Increasingly hostile relations between Washington and Beijing have dialed up the urgency of Okinawan protesters’ demands
Thousands of Japanese protesters assembled near Kadena Air Base in Okinawa to protest the US occupation of the island on Saturday on the 51st anniversary of the island returning to Japanese control. The annual demonstration comes amid rising regional tensions as the US floods Taiwan with weapons in what China views as open provocation.
Chanting slogans including “Give us back our peaceful life!” and “Osprey get out!”, the latter being a reference to US military helicopters, the demonstrators demanded the closure of the US’ Okinawa bases. The island’s inhabitants are weary of the pollution – both chemical and aural – produced by Washington’s military outposts, as well as the high number of crimes committed by American servicemembers, from petty theft and drunk driving to rape and murder.
Governor Denny Tamaki has urged the Japanese and US governments to reduce the Pentagon’s footprint on the island, which hosts 70% of all US military facilities in Japan despite comprising just 1% of the country’s total land area.
The protests come as an increasingly militarized Japan becomes a focal point in the great-power rivalry between the US and China. The US recently fast-tracked a $500 million defense package to Taiwan, just a month after hosting Taiwanese President Tsai Ing-Wen for a hugely controversial “unofficial” visit, eliciting warnings and massive military maneuvers from Beijing. Last year, Japan’s Ground Self-Defense Force held its first-ever large-scale maritime drill with US troops stationed in Okinawa, enacting scenarios aimed at deterring “competitor and adversary aggression.”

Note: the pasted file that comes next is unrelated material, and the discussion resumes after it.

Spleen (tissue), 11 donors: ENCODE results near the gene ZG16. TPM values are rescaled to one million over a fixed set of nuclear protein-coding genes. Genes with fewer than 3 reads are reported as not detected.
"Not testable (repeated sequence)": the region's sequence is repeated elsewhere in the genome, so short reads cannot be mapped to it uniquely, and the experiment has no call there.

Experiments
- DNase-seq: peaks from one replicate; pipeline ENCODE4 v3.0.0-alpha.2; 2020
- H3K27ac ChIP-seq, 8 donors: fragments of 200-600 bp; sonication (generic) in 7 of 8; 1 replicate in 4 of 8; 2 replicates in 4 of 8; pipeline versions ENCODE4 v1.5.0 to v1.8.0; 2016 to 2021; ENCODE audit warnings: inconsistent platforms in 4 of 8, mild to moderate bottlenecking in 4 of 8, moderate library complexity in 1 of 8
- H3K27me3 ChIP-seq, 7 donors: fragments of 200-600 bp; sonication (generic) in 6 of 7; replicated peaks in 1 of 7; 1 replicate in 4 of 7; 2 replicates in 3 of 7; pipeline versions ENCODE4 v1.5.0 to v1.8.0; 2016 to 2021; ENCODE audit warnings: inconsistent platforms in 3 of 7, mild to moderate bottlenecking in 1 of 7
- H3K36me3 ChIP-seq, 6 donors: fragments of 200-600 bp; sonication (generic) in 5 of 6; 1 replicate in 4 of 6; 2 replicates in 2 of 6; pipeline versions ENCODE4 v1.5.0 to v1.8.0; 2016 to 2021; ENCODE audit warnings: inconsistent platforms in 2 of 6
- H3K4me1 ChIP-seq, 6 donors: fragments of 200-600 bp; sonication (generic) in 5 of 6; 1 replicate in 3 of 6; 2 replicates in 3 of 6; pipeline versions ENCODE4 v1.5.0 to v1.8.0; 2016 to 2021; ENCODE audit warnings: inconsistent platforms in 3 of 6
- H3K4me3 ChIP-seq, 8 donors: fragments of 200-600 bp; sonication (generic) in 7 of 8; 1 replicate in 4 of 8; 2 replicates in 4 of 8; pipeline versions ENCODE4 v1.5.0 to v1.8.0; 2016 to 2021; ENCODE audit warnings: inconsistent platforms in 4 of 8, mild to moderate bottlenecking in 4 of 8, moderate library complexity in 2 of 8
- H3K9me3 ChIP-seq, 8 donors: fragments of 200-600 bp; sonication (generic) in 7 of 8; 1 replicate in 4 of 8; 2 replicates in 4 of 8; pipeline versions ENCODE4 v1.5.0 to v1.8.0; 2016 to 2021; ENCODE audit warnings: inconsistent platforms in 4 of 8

NATO is reportedly even planning to open a liaison office in Tokyo, as the bloc last year discarded the pretense of limiting itself to the “North Atlantic” part of North Atlantic Treaty Organization by inviting its regional allies – Japan, Australia, South Korea, and New Zealand – to its annual summit in a signal of increased focus on Beijing.
Should war break out between the two countries, it is widely understood that the US would use its Japanese bases to stage operations, making Japan a likely target of Chinese retaliation.
Japan last year approved its largest-ever defense budget and plans to double defense spending to 2% of GDP by 2027, making its defense budget the world’s third-largest after the US and China, in a drive to acquire “counterstrike capability.” This represents a significant strategic shift away from the solely defensive posture Tokyo has been legally required to maintain since the end of World War II, though the constitution’s language was relaxed in 2017.